There was some good news for the pound in the ecostats this week. Retail sales increased 0.2% in July against a predicted fall by the same amount and UK house prices rose 1.2% in the year to August, with turnover stronger than usual for the month. The CBI Industrial Trends Survey also exceeded expectations, coming in at -13 for August, ten points above forecast and 21 higher than the previous month.

However, while it was better than expected, the accompanying report highlighted that orders were “below normal” and pointed to the ongoing uncertainty over Brexit as the cause. This is despite Minister Michael Gove dismissing the impact of a no-deal Brexit as “bumps in the road.” Regarding Brexit, Boris Johnson’s government is forging ahead. European Council President Donald Tusk dismissed Boris Johnson’s letter, confirming that the Irish backstop was a non-negotiable element but the PM was undeterred. He met with German Chancellor Angela Merkel and French premier Emmanuel Macron this week and received a similar response. The outcome of the meetings was largely as expected; sterling was down 0.25% on the day against the euro, yen and US dollar after the meeting with Merkel but in general, the outcome of those meetings were as expected and investors didn’t react. It’s clear that the market is watching the negotiations closely as the clock runs down to the deadline and it’s likely that any developments that may arise from the G7 meeting in Biarritz this weekend, either in the form of a Brexit breakthrough or future opportunities for trade, will be considered significant when the market reopens next week.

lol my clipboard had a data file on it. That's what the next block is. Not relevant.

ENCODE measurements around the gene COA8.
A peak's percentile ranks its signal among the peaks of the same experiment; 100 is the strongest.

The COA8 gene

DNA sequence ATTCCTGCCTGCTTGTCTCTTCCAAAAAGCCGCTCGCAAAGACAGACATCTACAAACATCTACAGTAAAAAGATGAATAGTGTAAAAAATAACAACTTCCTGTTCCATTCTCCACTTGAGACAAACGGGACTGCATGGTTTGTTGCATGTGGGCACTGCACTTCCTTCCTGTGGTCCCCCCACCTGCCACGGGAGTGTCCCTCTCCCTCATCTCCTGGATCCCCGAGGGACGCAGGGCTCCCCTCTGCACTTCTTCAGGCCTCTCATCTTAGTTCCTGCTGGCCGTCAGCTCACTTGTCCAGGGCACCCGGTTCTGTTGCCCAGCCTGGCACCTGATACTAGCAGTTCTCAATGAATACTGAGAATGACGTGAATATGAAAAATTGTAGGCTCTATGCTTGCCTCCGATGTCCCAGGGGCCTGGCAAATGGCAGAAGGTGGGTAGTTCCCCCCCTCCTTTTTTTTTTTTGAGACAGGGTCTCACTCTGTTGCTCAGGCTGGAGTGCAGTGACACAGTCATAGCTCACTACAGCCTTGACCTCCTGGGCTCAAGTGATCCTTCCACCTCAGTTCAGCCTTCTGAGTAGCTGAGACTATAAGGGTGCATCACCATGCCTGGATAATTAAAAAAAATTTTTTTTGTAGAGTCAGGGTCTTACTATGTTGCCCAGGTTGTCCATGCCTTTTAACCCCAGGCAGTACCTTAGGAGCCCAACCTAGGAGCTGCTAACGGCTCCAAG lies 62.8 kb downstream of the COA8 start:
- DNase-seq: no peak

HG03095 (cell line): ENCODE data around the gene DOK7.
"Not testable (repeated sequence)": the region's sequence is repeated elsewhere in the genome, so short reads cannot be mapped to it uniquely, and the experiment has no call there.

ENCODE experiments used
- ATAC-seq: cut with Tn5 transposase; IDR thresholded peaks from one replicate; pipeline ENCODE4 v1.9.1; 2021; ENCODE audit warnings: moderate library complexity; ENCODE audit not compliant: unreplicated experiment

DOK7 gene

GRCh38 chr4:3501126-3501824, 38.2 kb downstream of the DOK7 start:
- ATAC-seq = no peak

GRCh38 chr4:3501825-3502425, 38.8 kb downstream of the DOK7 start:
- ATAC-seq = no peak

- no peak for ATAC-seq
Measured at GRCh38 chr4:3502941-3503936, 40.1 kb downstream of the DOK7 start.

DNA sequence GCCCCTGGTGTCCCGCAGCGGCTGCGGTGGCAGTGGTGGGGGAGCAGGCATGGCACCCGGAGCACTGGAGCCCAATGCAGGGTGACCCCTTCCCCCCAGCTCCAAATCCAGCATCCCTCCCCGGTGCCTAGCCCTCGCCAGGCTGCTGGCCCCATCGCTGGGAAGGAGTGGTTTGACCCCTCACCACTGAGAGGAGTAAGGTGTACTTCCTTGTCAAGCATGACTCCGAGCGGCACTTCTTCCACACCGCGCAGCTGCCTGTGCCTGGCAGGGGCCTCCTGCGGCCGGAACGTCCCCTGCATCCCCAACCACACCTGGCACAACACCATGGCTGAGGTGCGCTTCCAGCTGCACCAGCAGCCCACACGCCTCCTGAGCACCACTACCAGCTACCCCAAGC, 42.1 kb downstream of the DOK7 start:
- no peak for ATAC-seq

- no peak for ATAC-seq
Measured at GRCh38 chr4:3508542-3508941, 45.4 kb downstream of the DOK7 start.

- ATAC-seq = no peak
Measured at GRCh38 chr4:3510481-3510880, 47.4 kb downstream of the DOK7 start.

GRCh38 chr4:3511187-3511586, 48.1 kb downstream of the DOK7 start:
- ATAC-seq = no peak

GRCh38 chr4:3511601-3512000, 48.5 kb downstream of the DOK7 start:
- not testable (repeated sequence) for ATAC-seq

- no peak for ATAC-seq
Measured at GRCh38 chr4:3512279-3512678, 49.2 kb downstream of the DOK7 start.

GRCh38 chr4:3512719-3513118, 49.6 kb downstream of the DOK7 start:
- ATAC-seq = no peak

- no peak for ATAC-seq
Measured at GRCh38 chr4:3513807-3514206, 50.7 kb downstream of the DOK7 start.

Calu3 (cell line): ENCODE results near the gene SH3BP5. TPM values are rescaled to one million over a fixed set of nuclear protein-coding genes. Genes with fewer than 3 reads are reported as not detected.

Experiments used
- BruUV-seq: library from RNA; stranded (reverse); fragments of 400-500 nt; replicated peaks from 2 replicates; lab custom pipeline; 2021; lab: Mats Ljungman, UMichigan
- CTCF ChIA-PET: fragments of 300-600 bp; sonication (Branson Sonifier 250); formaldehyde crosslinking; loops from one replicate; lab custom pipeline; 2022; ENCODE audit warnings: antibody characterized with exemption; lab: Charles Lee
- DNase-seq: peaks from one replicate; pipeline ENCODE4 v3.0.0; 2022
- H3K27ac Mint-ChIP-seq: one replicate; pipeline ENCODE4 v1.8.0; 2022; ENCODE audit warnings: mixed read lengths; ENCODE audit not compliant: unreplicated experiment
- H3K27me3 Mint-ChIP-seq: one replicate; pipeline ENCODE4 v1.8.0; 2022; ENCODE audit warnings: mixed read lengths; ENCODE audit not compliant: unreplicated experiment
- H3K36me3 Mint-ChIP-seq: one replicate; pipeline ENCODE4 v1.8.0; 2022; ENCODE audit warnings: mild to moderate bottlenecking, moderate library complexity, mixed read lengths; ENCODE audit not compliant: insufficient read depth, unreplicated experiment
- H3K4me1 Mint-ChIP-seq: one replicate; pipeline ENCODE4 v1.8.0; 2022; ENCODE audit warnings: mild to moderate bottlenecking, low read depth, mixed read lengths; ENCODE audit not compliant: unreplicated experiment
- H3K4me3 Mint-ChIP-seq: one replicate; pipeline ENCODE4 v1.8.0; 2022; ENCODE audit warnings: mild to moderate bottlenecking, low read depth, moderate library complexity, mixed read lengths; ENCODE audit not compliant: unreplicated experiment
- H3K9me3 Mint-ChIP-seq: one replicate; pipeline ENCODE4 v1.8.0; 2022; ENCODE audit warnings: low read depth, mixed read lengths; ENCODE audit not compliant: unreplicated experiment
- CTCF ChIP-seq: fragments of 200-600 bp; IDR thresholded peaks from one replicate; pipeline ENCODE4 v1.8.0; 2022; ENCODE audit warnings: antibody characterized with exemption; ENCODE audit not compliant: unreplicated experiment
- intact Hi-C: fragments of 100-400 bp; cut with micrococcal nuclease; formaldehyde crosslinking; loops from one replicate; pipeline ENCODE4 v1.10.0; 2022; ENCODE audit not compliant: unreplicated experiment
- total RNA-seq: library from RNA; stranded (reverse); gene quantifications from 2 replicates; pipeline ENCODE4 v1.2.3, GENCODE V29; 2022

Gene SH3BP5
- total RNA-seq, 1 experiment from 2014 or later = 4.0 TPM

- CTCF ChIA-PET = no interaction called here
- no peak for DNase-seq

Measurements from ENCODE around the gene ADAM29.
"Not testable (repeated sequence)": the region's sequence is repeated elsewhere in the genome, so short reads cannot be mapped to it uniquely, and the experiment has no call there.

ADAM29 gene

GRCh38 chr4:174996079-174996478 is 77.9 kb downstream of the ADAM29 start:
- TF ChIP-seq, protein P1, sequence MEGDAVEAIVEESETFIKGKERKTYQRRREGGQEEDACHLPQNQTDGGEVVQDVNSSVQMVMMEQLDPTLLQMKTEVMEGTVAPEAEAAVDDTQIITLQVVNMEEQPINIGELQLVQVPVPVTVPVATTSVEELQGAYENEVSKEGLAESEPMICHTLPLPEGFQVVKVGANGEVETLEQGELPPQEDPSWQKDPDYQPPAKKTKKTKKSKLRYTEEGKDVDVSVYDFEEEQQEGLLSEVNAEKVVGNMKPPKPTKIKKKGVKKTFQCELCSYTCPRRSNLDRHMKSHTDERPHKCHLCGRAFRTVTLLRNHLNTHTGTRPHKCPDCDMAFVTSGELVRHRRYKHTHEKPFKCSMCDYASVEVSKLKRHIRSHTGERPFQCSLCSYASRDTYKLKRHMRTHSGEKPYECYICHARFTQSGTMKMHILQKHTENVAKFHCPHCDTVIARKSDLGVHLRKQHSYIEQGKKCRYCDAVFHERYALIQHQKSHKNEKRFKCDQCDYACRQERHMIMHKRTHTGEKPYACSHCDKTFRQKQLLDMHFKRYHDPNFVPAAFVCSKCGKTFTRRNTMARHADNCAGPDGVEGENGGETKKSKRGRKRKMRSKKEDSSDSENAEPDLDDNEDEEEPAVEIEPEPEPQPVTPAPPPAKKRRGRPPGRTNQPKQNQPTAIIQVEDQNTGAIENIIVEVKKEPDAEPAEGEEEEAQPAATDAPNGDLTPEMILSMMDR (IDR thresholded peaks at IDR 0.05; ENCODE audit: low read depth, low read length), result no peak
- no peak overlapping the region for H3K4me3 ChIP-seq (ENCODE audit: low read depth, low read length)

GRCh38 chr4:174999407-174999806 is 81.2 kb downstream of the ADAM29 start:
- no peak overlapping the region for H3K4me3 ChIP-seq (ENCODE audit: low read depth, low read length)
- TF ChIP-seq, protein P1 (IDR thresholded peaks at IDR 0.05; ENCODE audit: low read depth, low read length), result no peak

Politics also came into play for the euro after the resignation of Italy’s Prime Minister Giuseppe Conte but the response from investors was muted because it had been expected. There was more of a reaction to the discussion over economic stimulus and the future actions of the European Central Bank (ECB). Finnish central bank governor Olli Rehn suggested in an interview with the Wall Street Journal that the ECB will reveal a “significant and impactful” policy package next month. However, it was not only the ECB that is considering stimulus; German finance minister Olaf Scholz indicated that an extra €50 billion of government spending could be mobilised if required. This is a level similar to the injection delivered during the financial crisis. The euro moved lower after Rehn’s comments about the ECB but there was no particular response to the extent of Germany’s plans. When it came to the euro, investors appeared more focused on the numbers than politics or future plans. Inflation came in lower than expected as prices fell 0.5% between June and July. This moved headline inflation down from 1.3% to 1.0% which sent the euro lower, although that was in part due to the fact that it had risen ahead of the announcement, suggesting investors expected better news.

 

 

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